thumbnail
Fig 9. Bland-Altman plot comparing QRS complex starting time instant series between the SWMAR algorithm with those provided by PhysioNet Database.

The black line indicates the bias (mean difference), the red lines are limits of agreement (mean ± 2 SD), whilst the blue line indicates the trend of the data. Mean = −0.0204 (95% CI: −0.0195 to −0.0213); limits of agreement between 0.0036 and −0.0372.

https://doi.org/10.1371/journal.pone.0140783.g009

thumbnail
Fig 10. Bland-Altman plot comparing QRS complex ending time instant series between the SWMAR algorithm with those provided by PhysioNet Database.

The black line indicates the bias (mean difference), the red lines are limits of agreement (mean ± 2 SD), whilst the blue line indicates the trend of the data. Mean = 0.0105 (95% CI: 0.0115 to 0.0094); limits of agreement between −0.0309 and −0.0099.

https://doi.org/10.1371/journal.pone.0140783.g010

thumbnail
Fig 11. Decomposition of a clean ECG segment.

At the top the original ECG signal is plotted, following the 5 decomposition detail signals and the approximation regarding the 5th level. Red and yellow lines represent the threshold levels as calculated according to Eqs (19) and (20).

https://doi.org/10.1371/journal.pone.0140783.g011

thumbnail
Fig 12. Decomposition of an ECG segment affected by artifacts.

At the top the original ECG signal is plotted, following the 5 decomposition detail signals and the approximation regarding the 5th level. Red and yellow lines represent the threshold levels as calculated according to Eqs (19) and (20). The figure shows that MAs details and approximations coefficients that are out of the interval delimited by the two thresholds.

https://doi.org/10.1371/journal.pone.0140783.g012

thumbnail
Fig 13. The upper plot reports the accelerometric signal (in red) along with the ECG signal with the corresponding artifact.

The lower plot shows the ECG signal after applying the MA removal algorithm.

https://doi.org/10.1371/journal.pone.0140783.g013

thumbnail
Table 1. Percentage (%) of detected MAs into: raw ECG signals (RAW); NLMSAF; the difference between raw and NLMSAF δN; SWMAR; and the difference between raw and SWMAR.

https://doi.org/10.1371/journal.pone.0140783.t001

thumbnail
Fig 14. Boxplot of the MAs percentage before and after the method of removal MAs.

https://doi.org/10.1371/journal.pone.0140783.g014

Discussion and Conclusion

In several research studies the quality of ECG is considered empirically acceptable when distinct R-waves can be detected during the recordings. Detection can be facilitated by using automatic software, but more often than not it is done through manual and visual inspection. However, depending on heart rate and electrode position, the T wave of the equine ECG is commonly erroneously detected by commercial software as an R peak, thus manual inspection remains mandatory in this field [56]. Furthermore, manual inspection of the ECG trace could raise further issues, for example, the number of rhythm events could be dependent on observation periods, or intra- and inter-observer agreement for recognition and classification of arrhythmias during and immediately after exercise. Moreover, possible mistakes or disagreement could also be due to miscounting events in a large number of events [57]. In addition, computerised ECG interpretation programs have a high rate of misclassification, especially in non-sinus rhythm events [73]. The high number of physiological atrio-ventricular-blocks and high amplitude and variable morphology of the T wave make the use of such fully automated algorithms very difficult in horses [57]. The aforementioned considerations point out the importance and relevance of a specific algorithm for the reduction of MAs on the recording of equine electrophysiology of the heart. Moreover, since restriction of movement in horses dramatically increases their sympathetic activity, it is therefore recommended to be avoided [54]. This work underlines that quantity and quality of body movements is a fundamental variable that needs to be taken into account for the implementation of algorithms addressing the movement artifact issue [56].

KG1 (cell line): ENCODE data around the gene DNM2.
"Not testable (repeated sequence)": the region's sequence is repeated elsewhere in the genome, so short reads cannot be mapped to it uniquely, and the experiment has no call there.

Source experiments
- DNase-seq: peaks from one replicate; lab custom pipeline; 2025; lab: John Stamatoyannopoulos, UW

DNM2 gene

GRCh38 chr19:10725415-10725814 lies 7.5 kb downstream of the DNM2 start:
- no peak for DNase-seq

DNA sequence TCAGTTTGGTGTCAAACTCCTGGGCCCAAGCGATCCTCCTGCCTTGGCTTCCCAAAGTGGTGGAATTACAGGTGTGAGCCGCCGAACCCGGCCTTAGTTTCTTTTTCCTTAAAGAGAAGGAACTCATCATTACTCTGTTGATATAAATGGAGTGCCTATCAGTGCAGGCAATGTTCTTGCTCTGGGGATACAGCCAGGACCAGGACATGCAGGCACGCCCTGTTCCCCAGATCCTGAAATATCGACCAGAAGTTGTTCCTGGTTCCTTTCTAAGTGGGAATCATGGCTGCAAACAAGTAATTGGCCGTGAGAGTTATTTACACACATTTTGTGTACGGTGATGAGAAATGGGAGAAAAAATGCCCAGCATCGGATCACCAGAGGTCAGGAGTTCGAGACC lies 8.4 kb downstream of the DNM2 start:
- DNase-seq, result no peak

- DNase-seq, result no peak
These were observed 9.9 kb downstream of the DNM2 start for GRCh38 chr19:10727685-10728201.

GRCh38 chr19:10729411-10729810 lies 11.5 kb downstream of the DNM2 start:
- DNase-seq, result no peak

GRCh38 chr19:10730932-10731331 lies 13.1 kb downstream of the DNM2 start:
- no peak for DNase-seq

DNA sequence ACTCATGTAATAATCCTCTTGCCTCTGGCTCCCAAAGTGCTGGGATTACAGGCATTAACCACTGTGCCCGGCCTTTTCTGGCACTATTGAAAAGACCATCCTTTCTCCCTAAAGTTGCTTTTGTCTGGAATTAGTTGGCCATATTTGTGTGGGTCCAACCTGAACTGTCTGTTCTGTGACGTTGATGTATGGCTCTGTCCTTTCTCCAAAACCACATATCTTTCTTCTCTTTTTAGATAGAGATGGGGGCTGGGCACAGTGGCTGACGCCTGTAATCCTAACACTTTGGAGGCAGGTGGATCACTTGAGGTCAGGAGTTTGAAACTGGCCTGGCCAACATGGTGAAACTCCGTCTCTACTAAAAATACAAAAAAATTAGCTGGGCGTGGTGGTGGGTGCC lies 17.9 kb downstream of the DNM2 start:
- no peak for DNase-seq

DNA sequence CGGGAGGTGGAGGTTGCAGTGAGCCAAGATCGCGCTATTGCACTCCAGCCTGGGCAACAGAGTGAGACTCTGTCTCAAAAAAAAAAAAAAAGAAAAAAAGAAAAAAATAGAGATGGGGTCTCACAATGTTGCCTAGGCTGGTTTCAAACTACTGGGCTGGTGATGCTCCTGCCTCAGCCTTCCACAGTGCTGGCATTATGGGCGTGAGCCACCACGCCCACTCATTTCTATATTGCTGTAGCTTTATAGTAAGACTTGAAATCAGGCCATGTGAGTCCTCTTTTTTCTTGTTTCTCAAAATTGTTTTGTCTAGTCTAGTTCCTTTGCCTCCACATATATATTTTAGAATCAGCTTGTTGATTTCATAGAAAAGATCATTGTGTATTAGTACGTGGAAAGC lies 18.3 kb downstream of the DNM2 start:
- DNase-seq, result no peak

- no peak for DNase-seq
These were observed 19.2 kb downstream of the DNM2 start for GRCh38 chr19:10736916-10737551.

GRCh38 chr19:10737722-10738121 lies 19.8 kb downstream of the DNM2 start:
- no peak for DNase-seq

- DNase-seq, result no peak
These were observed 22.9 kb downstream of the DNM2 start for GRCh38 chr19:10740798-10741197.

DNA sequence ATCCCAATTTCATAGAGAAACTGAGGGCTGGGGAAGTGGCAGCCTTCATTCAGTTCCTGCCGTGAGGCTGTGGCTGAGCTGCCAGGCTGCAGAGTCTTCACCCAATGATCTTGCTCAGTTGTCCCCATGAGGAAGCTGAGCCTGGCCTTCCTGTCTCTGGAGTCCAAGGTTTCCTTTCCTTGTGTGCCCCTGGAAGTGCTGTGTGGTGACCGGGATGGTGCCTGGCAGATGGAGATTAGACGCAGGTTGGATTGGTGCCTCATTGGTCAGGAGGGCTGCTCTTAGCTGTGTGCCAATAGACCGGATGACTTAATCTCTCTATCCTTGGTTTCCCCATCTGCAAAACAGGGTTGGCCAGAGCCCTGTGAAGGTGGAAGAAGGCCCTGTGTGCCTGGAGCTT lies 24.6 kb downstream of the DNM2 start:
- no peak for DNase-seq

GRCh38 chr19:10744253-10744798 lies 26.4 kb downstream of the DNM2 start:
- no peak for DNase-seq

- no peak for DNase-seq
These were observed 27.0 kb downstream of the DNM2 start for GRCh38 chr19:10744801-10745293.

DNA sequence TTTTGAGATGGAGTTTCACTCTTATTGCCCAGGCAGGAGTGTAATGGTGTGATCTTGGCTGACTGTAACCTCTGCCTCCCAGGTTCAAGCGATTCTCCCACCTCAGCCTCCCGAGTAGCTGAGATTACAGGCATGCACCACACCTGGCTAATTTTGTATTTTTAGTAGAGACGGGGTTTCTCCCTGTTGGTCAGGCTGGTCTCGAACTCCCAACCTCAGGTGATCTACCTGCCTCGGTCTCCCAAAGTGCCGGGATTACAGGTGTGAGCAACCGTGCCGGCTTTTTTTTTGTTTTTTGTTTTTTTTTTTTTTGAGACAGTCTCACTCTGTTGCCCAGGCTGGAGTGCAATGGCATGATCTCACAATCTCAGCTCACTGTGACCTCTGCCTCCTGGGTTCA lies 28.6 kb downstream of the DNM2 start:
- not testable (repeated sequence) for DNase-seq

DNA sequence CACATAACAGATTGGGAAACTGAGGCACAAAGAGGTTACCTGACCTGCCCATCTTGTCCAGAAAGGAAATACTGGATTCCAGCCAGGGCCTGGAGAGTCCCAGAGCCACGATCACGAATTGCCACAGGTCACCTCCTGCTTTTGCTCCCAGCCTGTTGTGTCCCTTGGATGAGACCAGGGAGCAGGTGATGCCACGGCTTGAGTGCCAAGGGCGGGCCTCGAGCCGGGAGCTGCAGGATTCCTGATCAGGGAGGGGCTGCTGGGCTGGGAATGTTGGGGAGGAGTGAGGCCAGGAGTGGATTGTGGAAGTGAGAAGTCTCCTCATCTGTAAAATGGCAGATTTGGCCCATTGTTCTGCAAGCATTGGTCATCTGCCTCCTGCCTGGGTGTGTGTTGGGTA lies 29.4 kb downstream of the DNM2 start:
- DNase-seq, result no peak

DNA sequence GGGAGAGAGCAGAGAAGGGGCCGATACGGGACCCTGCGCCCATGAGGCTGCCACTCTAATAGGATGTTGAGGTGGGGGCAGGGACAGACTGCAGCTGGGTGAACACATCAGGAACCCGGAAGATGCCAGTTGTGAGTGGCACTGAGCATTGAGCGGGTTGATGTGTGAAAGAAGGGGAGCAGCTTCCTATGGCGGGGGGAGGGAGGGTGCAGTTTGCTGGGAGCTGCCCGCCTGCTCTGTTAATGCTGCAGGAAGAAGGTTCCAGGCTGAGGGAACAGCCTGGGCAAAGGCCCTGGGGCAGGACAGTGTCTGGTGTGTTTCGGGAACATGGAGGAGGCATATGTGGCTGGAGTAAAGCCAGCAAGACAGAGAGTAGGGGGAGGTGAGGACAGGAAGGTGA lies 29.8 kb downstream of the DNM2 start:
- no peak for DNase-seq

A new algorithm was implemented in the acquisition of equine ECG signals in order to remove MAs. We integrated the time-invariance of the Stationary Wavelet Transform with the essential exogenous information of movement provided by a triaxial accelerometer. As a comparator, a NLMSAF was also applied to the same dataset. The outcomes of the two algorithms were manually evaluated by two experts and ranked as a percentage of MAs over the 7 hours of acquisition from horses (see Table 1). Algorithm performance was also evaluated in terms of reduction of the MA percentage. Referring to SWMAR, after the detection of the corrupted QRS complexes through the accelerometric data, the SWT was used in order to estimate the artifact-contribution to the ECG signals. After applying the proposed method to 7 hours of ECG recordings, results highlighted how the rates of artifacts detected by the physicians significantly decrease. In addition, as indicated by visual inspection, our algorithm achieved a good percentage of MAs removal with respect to NLMSAF. In fact, the boxplot reported in Fig 14 showed the statistics of the detected percentage of MAs on the raw data and after applying NLMSAF and SWMAR algorithms, respectively. The figure also shows that the SWMAR algorithm outperforms NLMSAF. As shown, the proposed method is reliable and effective, but it could fail if the ECG signal is heavily affected by movement artifacts whose amplitude is remarkable. Indeed in this case, the algorithm could be unable to exactly identify the starting and ending times of the QRS complexes. Next steps will be to test our algorithm on ECGs acquired from horses while they walk or trot outdoors. Nevertheless, the achieved results are promising in view of applying advanced processing techniques also to ECG equine signals otherwise not applicable due to the relevant presence of movement artifacts. It is worthwhile noting that the ECG has been already demonstrated to be nonlinear and non-stationary in humans, and has been studied in depth using both standard as well as nonlinear approaches. On the contrary, it has not been yet possible for horses, since long epochs of signal without movement artifacts cannot be acquired. In this view a system able to remove artifacts in equine-ECG would make it feasible to apply nonlinear approaches such as the Lyapunov exponent, entropy, or correlation dimension, providing important information for the biology of the equine cardiovascular system.